How to Find Comfort and Sweetness in Prayer (Salah)?

Comfort and Sweetness in Prayer (Salah)


I do not pray the obligatory salah (the five daily prayers) on regular basis and when I pray, I do so because I fear the consequences. I want to know how to maintain my prayer?


In the name of Allah, we praise Him, seek His help and ask for His forgiveness. Whoever Allah guides none can misguide, and whoever He allows to fall astray, none can guide them aright.

It was narrated that a man said, I heard the Messenger of Allah (peace be upon him) as saying: “O Bilal, call iqamah for prayer: give us comfort by it.” (Authenticated by Al-Albani)

This hadith declares that if we are serious about wanting to achieve tranquility of the heart, we need to start with prayer. We should not look at the prayer as a burden or the consequences of not offering prayer. We should look at it as a source of comfort, peace of mind and coolness of one’s eyes.

In this short video, Dr. Muhammad Salah gives us some precious advice in how to feel comfort and sweetness in prayer.


Source: Huda Youtube Channel. 

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Rulings of Istihadah and Postnatal Bleeding

Rulings of Istihadah and Postnatal Bleeding

By Dr. Salih Al-Fawzan

Istihadah is an irregular vaginal bleeding other than menstruation. It is caused by a vein called in Arabic ‘Al-‘Adhil’. The case of mustahadah[i] is so confusing, for the blood of menstruation resembles that of Istihadah.

The question here is: Since the mustahadah is legally considered pure, how can she distinguish between menstruation and bleeding of istihadah when her bleeding continues all the time?

Istihadah is an irregular vaginal bleeding other than menstruation. It is caused by a vein called in Arabic ‘Al-‘Adhil’.

In fact, there are three cases of the mustahadah:

1. Regular Period

When a woman used to have a stable, regular menstrual period (i.e. having certain duration of menstrual period) before she had istihadah. In such a case, a woman can distinguish between both states relying on her stable menstrual period, (i.e. the bleeding that contradicts the duration of her menstrual period is regarded as that of istihadah).

Thus, such a woman can wait until her usual period ends, then deem any other bleeding as istihadah, as the Prophet (PBUH) said to Umm Habibah in this regard:

“Remain away (from prayer) equal (to the length of time) that your menstrual period used to prevent you. After that (after the period of usual courses), bathe yourself and perform prayer.” (Muslim)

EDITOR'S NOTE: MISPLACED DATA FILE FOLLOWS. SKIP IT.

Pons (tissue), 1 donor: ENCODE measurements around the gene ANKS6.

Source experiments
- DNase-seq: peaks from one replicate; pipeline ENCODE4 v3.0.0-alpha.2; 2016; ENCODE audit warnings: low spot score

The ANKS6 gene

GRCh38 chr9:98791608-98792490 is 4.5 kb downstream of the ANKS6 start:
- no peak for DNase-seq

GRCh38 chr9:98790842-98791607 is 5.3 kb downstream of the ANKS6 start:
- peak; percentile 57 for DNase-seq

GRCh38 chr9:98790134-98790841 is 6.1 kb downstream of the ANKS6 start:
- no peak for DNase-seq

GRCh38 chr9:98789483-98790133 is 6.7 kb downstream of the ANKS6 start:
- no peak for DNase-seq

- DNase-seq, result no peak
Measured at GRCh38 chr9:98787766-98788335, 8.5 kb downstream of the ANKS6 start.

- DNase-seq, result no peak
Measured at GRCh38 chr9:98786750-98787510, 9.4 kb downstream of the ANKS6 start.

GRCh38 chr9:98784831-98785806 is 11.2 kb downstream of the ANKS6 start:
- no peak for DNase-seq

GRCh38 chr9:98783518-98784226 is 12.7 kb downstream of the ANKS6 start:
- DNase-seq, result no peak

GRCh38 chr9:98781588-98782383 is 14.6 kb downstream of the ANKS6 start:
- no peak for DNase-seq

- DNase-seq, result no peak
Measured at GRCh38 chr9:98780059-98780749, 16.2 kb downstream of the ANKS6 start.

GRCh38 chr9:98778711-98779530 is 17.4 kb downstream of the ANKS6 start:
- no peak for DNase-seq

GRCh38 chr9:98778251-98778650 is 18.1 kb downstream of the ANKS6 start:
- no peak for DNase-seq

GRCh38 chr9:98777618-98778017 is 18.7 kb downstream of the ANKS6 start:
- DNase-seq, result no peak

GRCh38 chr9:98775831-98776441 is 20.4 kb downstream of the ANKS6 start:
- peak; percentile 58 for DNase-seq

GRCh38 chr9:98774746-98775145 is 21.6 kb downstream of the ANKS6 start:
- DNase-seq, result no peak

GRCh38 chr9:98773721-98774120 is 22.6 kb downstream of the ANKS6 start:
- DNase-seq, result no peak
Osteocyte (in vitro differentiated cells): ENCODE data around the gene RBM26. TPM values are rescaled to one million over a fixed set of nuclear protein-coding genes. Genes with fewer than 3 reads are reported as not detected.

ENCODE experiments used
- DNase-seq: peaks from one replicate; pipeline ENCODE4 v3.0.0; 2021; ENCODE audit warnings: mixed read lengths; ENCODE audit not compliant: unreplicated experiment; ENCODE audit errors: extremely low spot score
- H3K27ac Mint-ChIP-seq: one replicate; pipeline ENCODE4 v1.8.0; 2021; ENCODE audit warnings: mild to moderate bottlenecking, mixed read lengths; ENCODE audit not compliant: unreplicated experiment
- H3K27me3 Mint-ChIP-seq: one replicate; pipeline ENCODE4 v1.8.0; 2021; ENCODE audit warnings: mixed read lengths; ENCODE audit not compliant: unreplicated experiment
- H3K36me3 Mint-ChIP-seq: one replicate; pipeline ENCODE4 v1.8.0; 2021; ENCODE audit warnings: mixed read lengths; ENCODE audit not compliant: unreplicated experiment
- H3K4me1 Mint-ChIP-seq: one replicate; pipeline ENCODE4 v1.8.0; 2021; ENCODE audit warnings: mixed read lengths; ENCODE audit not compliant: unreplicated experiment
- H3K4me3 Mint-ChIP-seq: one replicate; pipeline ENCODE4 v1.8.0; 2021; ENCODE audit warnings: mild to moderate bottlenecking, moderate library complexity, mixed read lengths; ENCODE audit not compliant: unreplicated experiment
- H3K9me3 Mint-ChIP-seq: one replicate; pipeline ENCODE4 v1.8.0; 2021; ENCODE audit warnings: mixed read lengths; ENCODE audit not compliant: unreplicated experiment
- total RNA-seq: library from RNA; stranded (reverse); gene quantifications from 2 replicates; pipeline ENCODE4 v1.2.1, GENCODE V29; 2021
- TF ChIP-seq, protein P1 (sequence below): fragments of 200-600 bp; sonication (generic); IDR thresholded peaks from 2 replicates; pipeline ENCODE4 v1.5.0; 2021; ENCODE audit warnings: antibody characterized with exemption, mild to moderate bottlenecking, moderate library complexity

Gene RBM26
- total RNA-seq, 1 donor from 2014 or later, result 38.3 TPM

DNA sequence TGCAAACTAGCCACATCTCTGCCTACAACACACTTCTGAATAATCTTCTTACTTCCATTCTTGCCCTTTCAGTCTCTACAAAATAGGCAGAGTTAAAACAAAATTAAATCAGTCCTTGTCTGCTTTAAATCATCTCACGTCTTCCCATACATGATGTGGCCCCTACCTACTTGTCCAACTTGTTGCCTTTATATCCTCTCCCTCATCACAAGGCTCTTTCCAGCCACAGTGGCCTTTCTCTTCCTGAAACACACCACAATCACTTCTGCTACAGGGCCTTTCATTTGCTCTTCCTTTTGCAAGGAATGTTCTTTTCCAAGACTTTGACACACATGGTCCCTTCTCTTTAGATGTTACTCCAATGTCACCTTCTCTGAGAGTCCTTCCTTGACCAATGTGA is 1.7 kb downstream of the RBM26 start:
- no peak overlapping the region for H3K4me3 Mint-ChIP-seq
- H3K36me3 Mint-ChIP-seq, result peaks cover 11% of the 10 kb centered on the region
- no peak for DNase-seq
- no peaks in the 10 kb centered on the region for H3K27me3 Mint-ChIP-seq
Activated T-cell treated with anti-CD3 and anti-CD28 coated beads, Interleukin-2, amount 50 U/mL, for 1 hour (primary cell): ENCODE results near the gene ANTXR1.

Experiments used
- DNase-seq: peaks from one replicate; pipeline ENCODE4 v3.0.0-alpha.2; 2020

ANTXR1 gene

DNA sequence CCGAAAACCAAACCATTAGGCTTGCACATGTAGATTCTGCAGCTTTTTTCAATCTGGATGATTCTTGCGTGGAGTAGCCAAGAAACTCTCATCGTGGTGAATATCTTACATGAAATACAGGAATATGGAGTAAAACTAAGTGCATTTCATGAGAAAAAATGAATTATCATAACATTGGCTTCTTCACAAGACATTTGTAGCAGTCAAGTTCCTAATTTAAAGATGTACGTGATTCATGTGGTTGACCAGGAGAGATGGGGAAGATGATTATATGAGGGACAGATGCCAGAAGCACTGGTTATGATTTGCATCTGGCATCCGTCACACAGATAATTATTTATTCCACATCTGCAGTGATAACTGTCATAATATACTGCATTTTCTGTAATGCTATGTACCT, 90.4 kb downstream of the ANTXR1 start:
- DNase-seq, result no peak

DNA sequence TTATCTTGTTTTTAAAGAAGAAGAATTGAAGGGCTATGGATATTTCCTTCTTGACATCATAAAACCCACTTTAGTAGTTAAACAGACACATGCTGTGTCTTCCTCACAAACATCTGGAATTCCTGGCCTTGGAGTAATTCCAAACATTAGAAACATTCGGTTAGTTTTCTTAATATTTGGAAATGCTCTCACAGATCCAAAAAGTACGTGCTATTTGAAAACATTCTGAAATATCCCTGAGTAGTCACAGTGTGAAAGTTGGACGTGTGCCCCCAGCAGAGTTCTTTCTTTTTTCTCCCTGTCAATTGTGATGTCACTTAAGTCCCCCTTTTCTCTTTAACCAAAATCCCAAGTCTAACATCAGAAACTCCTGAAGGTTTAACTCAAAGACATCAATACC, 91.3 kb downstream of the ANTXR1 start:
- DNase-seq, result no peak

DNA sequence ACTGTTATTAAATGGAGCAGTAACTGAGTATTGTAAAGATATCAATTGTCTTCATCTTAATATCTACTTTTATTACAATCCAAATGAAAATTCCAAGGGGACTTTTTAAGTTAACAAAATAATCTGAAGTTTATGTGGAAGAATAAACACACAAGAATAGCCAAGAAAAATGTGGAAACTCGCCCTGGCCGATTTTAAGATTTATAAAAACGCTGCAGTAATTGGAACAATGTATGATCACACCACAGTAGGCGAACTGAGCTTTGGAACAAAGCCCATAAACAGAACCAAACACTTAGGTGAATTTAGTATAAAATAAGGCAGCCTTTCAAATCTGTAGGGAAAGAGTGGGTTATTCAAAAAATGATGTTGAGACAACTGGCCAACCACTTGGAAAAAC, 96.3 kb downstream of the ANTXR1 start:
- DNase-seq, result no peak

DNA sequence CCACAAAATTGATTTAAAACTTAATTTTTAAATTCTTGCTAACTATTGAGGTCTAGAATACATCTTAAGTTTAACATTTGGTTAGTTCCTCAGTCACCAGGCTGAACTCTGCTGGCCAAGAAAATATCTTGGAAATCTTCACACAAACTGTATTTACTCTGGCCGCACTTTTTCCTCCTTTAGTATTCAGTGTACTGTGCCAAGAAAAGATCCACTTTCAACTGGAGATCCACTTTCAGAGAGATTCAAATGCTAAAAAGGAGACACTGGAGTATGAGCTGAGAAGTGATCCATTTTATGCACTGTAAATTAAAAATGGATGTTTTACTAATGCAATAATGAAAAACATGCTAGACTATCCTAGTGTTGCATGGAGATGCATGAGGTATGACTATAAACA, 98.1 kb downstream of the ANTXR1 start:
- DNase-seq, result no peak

Moreover, the Prophet (PBUH) said to Fatimah Bint Abu Hubaysh:

“This (i.e. istihadah) is from a blood vein, not (usual) menstruation. So, when your real menstrual period begins, give up performing prayer.” (Al-Bukhari and Muslim)

2. Distinguishable Blood

When a woman does not have a regular menstrual period, but her bleeding is always distinguishable; sometimes she bleeds malodorous, thick, and black blood (i.e. having the characteristics of menstruation blood), and some other times she bleeds red blood which is neither thick nor malodorous.

Such a woman is to consider the former kind of blood as that of her menstrual period, during which she gives up prayer and fasting, regards the other kind of blood as that of istihadah, the period in which she can perform prayer and observe fasting, for she is considered ritually pure in this case.

3. The Perplexed Woman

When a woman has neither a regular menstrual period nor a distinguishable kind of blood (e.g. the perplexed woman).

Such a woman must follow the prevalent womanly menstrual period (i.e. average of six or seven days a month) and deem whatever discharge after this period as istihadah.

To sum up, we can say:

  • A woman with a stable, regular menstrual period distinguishes istihadah according to her habit.
  • A woman with a distinguishable blood depends on her own judgment and her ability to distinguish between her menstruation and istihadah.
  • A woman that has neither (a regular period nor distinguishable blood) is to consider six or seven days a month and then take a ritual path.